Rendon is already thinking ahead. Last year, he attended a conference on information operations in London, where he offered an assessment on the Pentagon’s efforts to manipulate the media. According to those present, Rendon applauded the practice of embedding journalists with American forces. “He said the embedded idea was great,” says an Air Force colonel who attended the talk. “It worked as they had found in the test. It was the war version of reality television, and for the most part they did not lose control of the story.” But Rendon also cautioned that individual news organizations were often able to “take control of the story,” shaping the news before the Pentagon asserted its spin on the day’s events. “We lost control of the context,” Rendon warned. “That has to be fixed for the next war.”

In the period where the most civilians were killed by our troops, when the most atrocities actually occurred, there was almost no reporting about it in the mainstream American media. And no wonder–they were embedded with the killers, not the killed. Reporters were actually being shot at and the military was still largely given a pass. Of course, you’ll notice that reporting of bad news has increased with the general dissatisfaction with the war, in the same corrollary fashion as the Fox News audience and their reporting I mentioned above.

The truth of the matter was that the administration had done a bang-up job of information control from the march to war up until, I’d say, Abu Ghraib. They spent just enough money and effort convincing a large part of the public. But unfortunately for them, information wants to be free. The truth can really only be contained for so long, particulraly with the short-term information management strategies we were employing.

My Enron cartoon from 2002

Call it the Enron model of government. It’s cheaper to create the appearance of doing a good job than to actually do one, as long as the public never finds out about it. But, like Enron, the ax has to fall eventually.

If you look at it from an “perception management” perspective, the emblematic failure of the Bush administration is Hurricane Katrina. And the reason for it is simple: they couldn’t control the media in New Orleans. Even Fox News’ coverage, when unembedded, has to show the devastation and utter failures of the government. the footage was raw in every sense of the word. As with Enron’s book-cooking, there is always an unavoidable accountability moment. You can only misdirect people for a certain amount of time. The really successful practicioners can keep a ruse going for years, but the show has to end at some point.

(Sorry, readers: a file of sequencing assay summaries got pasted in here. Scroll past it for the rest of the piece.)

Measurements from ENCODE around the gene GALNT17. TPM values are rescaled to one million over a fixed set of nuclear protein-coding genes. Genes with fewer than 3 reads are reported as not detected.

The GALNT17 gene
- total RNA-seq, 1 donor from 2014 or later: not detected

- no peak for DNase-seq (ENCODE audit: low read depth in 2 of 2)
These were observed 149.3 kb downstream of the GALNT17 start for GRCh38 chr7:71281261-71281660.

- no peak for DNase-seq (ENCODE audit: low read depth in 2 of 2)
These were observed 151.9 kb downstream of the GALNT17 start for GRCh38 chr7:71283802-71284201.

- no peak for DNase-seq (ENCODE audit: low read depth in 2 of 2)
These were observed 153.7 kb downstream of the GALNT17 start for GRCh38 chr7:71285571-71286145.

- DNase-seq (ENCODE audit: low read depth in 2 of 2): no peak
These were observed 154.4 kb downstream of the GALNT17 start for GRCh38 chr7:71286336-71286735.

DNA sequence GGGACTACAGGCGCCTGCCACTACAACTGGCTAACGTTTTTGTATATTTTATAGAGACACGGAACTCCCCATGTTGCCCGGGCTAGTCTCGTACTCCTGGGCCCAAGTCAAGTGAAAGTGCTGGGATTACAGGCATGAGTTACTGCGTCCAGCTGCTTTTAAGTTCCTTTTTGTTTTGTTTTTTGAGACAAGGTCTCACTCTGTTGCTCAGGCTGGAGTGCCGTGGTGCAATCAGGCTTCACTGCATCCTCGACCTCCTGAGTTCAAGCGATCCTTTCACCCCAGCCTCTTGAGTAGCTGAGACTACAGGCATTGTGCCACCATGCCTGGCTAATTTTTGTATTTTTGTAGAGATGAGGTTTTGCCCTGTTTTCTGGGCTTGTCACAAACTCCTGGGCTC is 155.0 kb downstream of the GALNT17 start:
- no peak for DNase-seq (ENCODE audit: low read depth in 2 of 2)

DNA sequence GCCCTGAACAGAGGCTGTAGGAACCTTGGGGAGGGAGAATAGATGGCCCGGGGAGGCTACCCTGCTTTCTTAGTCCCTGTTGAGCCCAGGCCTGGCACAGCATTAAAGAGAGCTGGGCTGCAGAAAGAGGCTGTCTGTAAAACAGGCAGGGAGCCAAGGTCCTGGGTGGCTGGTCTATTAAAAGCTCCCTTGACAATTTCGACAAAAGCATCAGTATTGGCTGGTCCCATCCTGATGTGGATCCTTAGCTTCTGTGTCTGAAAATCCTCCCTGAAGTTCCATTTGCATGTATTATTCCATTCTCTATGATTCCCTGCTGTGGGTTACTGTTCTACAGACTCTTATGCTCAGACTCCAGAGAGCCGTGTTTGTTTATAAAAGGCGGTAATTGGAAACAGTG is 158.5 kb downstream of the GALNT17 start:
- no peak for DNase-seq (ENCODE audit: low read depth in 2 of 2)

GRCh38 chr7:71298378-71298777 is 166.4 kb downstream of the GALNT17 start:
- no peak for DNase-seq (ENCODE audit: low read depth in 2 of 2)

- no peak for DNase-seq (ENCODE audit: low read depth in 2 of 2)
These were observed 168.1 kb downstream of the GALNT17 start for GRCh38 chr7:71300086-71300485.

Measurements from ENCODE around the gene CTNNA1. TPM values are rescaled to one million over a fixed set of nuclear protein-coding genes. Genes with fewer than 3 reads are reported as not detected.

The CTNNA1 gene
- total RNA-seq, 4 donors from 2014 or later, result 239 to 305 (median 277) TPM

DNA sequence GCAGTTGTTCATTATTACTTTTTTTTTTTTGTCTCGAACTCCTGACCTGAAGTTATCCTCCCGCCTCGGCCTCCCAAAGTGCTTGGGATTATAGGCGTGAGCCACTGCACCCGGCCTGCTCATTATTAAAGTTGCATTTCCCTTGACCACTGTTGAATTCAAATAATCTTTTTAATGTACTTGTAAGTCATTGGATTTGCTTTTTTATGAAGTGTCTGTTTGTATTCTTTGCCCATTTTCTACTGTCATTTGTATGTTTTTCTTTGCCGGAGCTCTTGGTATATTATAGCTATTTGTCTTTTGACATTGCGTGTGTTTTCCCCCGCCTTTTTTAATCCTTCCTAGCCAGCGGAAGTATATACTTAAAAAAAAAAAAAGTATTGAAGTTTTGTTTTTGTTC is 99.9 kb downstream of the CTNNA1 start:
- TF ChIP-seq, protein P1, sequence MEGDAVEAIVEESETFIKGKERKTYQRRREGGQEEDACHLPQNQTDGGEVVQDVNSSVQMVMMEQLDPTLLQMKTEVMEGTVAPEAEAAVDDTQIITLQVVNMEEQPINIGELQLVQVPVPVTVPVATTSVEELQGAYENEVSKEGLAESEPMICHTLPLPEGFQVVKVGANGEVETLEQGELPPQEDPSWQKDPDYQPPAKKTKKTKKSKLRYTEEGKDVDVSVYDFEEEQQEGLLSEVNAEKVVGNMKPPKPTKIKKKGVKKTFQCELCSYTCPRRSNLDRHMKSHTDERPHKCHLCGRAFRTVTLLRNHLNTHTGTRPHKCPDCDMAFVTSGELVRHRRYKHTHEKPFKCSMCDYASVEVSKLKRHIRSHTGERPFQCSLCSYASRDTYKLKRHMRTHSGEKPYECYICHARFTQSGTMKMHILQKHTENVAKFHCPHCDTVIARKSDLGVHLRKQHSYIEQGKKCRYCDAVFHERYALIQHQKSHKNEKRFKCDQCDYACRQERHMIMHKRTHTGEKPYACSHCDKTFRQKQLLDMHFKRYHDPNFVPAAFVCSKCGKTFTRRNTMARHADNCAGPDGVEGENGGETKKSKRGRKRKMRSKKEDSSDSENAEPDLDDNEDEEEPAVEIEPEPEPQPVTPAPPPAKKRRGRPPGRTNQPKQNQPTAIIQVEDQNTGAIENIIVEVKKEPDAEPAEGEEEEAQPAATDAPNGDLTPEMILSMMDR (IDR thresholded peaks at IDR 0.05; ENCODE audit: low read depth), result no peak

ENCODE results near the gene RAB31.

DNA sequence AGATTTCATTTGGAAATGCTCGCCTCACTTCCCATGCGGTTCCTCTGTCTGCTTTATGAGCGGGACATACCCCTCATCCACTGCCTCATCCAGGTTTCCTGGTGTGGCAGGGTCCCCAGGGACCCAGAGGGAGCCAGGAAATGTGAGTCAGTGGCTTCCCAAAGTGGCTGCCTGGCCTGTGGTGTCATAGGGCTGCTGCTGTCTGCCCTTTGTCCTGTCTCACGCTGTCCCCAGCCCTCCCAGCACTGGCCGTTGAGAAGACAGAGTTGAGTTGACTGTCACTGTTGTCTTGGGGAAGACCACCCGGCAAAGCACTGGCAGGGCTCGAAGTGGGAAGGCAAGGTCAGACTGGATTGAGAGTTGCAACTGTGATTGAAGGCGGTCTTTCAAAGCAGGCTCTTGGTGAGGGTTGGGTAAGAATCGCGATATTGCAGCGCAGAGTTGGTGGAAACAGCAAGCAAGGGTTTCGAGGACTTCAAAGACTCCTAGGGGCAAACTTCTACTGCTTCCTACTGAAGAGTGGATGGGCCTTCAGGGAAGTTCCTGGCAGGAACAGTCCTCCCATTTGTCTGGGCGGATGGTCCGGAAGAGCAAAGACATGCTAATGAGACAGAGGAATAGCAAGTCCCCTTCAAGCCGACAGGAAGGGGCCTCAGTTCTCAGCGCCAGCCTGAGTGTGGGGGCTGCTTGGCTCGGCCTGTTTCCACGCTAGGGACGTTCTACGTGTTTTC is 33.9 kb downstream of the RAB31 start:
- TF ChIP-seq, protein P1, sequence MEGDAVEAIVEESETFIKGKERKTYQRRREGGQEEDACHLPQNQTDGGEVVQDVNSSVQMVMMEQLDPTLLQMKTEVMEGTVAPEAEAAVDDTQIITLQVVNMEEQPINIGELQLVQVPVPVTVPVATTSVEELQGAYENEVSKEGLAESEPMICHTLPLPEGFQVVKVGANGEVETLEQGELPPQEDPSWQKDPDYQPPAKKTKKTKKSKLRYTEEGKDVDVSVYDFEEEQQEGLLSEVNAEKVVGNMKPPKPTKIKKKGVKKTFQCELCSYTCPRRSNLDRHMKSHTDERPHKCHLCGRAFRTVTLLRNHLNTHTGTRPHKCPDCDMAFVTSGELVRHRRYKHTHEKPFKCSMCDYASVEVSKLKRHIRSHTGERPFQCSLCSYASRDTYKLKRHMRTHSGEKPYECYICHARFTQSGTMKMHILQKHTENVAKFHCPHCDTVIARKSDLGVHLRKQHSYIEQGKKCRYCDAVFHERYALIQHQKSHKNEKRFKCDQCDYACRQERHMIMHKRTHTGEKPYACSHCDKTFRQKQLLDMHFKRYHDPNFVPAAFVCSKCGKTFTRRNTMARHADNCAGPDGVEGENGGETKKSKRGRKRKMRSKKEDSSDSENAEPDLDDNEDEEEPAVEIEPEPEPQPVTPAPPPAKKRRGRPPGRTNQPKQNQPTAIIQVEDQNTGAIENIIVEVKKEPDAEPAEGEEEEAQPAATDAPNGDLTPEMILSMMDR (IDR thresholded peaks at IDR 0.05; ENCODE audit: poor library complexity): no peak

The central tenet of information war is, “if a tree falls in the forest and nobody hears it, it never really fell.” Media is powerful, but it isn’t monolithic. But people on the ground are seldom fooled. For every Haditha, Ishaqi, Hasbaniya, there were thousands of civilian killings whcih went unreported. Iraqi PM Nouri al-Maliki responded to the news about the Haditha investigation by pointing out that American soldiers are killing Iraqi civilians daily. I’m all for interspersing the real, complete coverage of these killings with clips of other soldiers building infrastructure and handing out food. But even Fox News will admit that one set of footage is far more powerful than the other. These actions aren’t exchangible for one another; how many MREs do we have to hand out after shooting a pregnant woman and her mother? Numbers fail to do anyone involved justice.

Most of the guests on Asman’s show said that the coverage of the Haditha investigation was good for our markets because it showed that we were being serious about addressing our shortcomings and regaining our ‘moral authority,’ in the same way I’m sure they would say that the Enron verdicts were good for American capitalism because they showed we were serious about combatting corporate fraud. However, all indications seem to show we’re not willing to go nearly far enough.


Anything not encased in blockquotes is © 2018 D. J. Waletzky. This site runs Casual Insides 6, now based on Wordpress.